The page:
But the comics do look wonderful! Eventually, John Holbo, you are going to convince me to take the plunge


arcseed 09.21.09 at 12:43 pm

Besides, what are you gonna do about me being curious? Implant a chip in my brain?


nickhayw 09.21.09 at 1:38 pm

I just can’t get past the irony of an academic presenting an argument against curiosity. Since Fish cannot completely lack a sense of irony, I am led to believe that either he’s equivocating for the sake of it, or being inflammatory, or both. The only substantive point I gather from his column is, as you’ve pointed out, ‘some say x is good, some say (or have said) x is bad’.


John Holbo 09.21.09 at 1:47 pm

Fish likes the following argument form. If by X you mean Y, it turns out to be absurd to want X, even though everyone thinks they do. In every case it is perfectly obvious that no one means Y by X, so the exercise is exquisitely pointless. But he likes to write ’em this way. And I like to complain about ’em.

In this case X is belief in the right to curiosity, or belief curiosity is potentially good; and Y is something like belief that it’s absolutely impossible for curiosity to go wrong; or (alternatively) Y equals belief that you have an absolute duty to be curious about everything ad infinitum, in some sort of crazy way.


Substance McGravitas 09.21.09 at 1:48 pm

Cookies: are they good? Just ask a diabetic.


bianca steele 09.21.09 at 2:36 pm

Not for the first time, when I read Fish’s last blog/column, I found myself wondering who he thinks his audience is.

Or: @2 . @3 . the fact that the readership of the New York Times is widely known to be liberal and disproportionately Jewish.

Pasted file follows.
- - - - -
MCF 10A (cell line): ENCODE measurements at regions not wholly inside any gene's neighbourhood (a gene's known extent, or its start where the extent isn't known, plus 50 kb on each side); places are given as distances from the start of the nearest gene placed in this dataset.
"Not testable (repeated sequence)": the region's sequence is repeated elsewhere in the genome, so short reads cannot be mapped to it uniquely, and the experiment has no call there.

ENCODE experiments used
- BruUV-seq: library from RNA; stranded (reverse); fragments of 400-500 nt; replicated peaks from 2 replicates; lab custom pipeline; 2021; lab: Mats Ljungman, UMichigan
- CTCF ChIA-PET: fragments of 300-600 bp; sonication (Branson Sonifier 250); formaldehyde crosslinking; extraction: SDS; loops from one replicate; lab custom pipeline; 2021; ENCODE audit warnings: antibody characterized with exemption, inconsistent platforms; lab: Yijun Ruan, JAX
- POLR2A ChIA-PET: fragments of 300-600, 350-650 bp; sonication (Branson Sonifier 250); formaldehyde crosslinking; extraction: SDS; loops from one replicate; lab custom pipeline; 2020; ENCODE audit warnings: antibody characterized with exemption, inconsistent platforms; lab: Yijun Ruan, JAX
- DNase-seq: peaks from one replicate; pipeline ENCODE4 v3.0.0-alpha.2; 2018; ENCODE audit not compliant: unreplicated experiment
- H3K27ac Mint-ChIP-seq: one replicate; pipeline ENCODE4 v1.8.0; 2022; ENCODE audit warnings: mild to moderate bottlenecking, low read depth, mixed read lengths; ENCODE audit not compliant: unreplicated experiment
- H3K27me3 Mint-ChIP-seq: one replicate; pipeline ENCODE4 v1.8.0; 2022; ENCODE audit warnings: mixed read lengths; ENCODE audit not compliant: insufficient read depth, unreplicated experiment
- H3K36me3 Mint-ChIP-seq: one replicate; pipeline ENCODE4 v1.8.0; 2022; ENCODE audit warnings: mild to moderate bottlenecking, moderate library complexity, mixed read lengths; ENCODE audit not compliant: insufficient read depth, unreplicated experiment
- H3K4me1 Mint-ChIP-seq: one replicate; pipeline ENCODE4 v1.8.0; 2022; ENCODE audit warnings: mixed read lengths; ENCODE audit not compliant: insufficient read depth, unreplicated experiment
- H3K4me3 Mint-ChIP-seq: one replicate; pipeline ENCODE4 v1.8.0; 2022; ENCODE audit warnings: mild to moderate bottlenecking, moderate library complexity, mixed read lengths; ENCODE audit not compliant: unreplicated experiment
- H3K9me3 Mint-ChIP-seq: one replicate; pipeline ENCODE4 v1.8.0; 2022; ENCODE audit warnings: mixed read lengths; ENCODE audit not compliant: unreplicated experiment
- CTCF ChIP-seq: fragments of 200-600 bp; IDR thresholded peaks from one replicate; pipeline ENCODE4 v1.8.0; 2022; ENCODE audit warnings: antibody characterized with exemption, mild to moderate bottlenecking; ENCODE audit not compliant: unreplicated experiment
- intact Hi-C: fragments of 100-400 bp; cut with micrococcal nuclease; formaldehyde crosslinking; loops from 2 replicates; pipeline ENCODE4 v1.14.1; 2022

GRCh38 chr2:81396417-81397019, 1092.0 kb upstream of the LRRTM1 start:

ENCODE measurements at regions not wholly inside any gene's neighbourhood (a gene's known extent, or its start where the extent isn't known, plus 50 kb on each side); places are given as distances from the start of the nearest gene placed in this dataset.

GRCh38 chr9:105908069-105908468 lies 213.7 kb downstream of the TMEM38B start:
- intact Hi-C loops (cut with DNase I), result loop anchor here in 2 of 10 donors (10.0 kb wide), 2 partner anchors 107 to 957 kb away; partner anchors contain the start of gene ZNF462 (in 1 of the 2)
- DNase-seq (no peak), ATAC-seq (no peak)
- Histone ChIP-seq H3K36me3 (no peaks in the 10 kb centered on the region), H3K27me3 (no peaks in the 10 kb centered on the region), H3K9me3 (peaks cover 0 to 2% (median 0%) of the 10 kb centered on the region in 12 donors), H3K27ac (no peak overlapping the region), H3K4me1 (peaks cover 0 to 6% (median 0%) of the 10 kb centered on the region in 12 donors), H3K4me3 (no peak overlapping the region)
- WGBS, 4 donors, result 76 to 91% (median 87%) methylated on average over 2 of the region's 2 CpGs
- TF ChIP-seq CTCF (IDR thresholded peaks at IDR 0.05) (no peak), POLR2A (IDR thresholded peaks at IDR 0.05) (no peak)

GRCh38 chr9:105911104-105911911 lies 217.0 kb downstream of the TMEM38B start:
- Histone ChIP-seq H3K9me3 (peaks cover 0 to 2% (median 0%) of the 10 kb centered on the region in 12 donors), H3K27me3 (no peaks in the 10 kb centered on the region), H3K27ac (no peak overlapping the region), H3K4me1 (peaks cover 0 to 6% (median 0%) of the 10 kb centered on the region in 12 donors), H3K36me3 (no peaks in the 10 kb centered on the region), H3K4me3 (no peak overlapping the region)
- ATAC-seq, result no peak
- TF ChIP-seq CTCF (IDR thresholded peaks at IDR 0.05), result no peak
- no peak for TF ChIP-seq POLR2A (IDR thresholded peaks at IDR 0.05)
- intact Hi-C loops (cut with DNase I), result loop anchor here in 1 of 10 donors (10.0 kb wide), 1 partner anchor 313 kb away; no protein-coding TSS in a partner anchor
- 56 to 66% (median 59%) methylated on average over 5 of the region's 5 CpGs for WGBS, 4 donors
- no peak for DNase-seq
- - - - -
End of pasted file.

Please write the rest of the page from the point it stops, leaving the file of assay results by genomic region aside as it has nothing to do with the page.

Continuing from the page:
bored observer 09.21.09 at 2:43 pm

The right to curiosity is more important than the right to speech. It’s a better more solid foundation to the law, even though it covers the same relation.
But the argument Fish is making, or merely reporting, is more complex than its adherents know. It’s not curiosity they’re bothered by but specifically “unbounded” curiosity. They would say that curiosity needs to be framed and that they are arguing in defense of a frame. Examining their fears (religious arguments are all based on a concern for community) you can understand their logic. And you can take it even further: isn’t all curiosity framed? History re-contextualizes our assumptions, “framing” them better than we could or did. Our grandchildren will see frames where we saw freedom.

And what about that sort of enquiry that engages framing in its processes? Learning the violin is enquiry framed by the cultural knowledge of the instrument. Learning to write “well” requires a form of curiosity about language, about the frame itself. The narcissism of Ayn Rand is evidenced in her lack of interest in the frame and consequently she’s a lousy writer. The same arguments, morally simplistic or not, made by a better writer would have made a better book.
Fish is hazy/lazy in his presentation because he’s aware of the problem, like the priests, but also doesn’t know how to phrase it in a way that would satisfy [his own?] secularism, so I’ll do that for him. Is curiosity best represented by the desire to invent a new musical instrument, therefore a new individual thing, marking its maker as an individual person, or by learning to play an instrument that already exists? Is it best represented by the musician and the inventor? The curiosity of the inventor is one theologians worry about. The danger of individualism is that it produces a herd of independent minds, each preoccupied with self-expression of one sort or another, but inarticulate. And if self-expression is connected to machine knowledge than that articulateness is asocial; the primary interpersonal relationships are between a person and a mechanism, not between one person and another. The problematics are all there, in the present and in American history. Observer or inventor? What’s the model for secularism in the 21st century?


bianca steele 09.21.09 at 2:46 pm